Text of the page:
All-Star Comics #3 (Winter 1940):

1)I expect that if you've only read one Golden Age adventure of the JSA, this is the one.  It's not bad, but this first issue is more like an anthology than a team book, per se.

 

2)Line-Up: The Atom (Al Pratt), Doctor Fate (Kent Nelson), the Flash (Jay Garrick), the Green Lantern (Alan Scott), the Hawkman (Carter Hall), the  Hour Man (Rex Tyler), the Sandman (Wesley Dodds) and the Spectre (Jim Corrigan), with gate-crasher Johnny Thunder and the Red Tornado (Ma Hunkle), to whom Hourman says "Why, we meant to inviite you but we heard you were busy!" All white guys, of cours,e but only to be expected in those less progressive days. Nowadays, things are much different, since when the Justice League was recently revamped, the founding members were just mostly white guys. That aside, I have no real beef with the membership except the inclusion of Johnny Thunder, a character I've always loathed. If they had to have a "comedy" character on the team, I would've much preferred the Red Tornado.

 

3)The JSA gathers for a dinner. Johnny Thunder crashes the party and offers the suggestion that they each narrate an adventure to pass the time. During the dinner, the Flash is summoned to Washington, DC, to meet with Madam Fatal the head of the FBI.

 

4)No origin is given for the team - they all just sort of seem to know each other, already. Johnny Thunder is aware of the meeting, but the Sandman later says that the meeting is a secret. Although knocking out everyone in the lobby actually seems like it be more likely to draw attention than discourage it.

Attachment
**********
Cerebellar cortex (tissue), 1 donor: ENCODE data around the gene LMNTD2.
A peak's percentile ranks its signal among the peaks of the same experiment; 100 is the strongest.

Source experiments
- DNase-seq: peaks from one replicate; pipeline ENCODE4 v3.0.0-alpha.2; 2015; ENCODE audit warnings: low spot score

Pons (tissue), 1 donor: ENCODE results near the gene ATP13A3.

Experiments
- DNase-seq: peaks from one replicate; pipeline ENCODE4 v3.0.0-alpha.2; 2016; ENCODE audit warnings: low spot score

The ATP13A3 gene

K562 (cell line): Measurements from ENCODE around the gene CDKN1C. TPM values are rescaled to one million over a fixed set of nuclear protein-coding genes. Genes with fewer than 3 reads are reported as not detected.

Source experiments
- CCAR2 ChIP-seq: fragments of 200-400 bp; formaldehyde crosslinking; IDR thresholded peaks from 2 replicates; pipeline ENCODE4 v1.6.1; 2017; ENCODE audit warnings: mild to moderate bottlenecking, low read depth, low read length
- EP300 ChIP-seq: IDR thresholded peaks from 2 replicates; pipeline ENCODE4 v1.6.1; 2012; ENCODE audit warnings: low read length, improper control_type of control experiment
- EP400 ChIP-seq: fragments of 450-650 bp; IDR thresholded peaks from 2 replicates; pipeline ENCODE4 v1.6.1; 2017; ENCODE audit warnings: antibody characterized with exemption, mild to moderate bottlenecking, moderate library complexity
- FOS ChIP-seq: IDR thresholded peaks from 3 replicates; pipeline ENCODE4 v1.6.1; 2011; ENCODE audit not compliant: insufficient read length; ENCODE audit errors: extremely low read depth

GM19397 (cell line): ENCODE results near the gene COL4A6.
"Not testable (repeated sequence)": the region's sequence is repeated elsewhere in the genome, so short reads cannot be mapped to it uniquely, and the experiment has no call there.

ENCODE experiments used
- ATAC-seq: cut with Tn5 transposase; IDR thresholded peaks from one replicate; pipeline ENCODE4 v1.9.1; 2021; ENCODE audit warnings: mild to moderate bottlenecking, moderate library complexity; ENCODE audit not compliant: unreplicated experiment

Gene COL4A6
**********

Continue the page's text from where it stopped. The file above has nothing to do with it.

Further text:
5)Doctor Fate: ""The Spectre and I do not touch food." Just as well, Doc, I wouldn't want to see you try to eat with that helmet on.

 

6)Superman, Batman and Robin and the Tornado are described as being "busy".  I find I don't miss Supes and Bats from the team.

 

7)The art is generally OK - nothing exceptionally good or exceptionally bad.

 

8)The Flash tells how he battled some pirates. A light-hearted story, particularly his encounter with a shark. Comics are far too serious these days to have a scene like that in it.

 

9)Hawkman tells of his battle with some fire people. Moldoff draws his wings REALLY HUGE.

 

10)The Spectre tells of his battle with Oom the Mighty, the goofiest demon ever.

 

11)Hourman tells of his battle with jewel thieves who all dress as Hourman.  Amusing because in the end, everyone thinks Rex Tyler was posing as Hourman when he actually was Hourman!

 

12)We have a brief interval where the Red Tornado drops by long enough for it to be revealed that she tore her pants. The Flash is aware of her as a comics character.

 

13)The Sandman tells of his battle of a mad doctor who creates giants in a particularly creepy tale.  I notice alot of these guys, their girlfirends know their secret ID's, with out it being the end of the world.

 

14)Doctor Fate introduces himself thusly:  " I am not human...I never was a child...I had no youth. The elder gods created me just as I am now, and placed me here on Earth to fight evil sorcery!"  I'm pretty sure this is the only place I remember the character's provenance being set out in this manner. anyhow, Fate tells of his battle with an evil sorceror.  Probably the most distinctive art style on this one.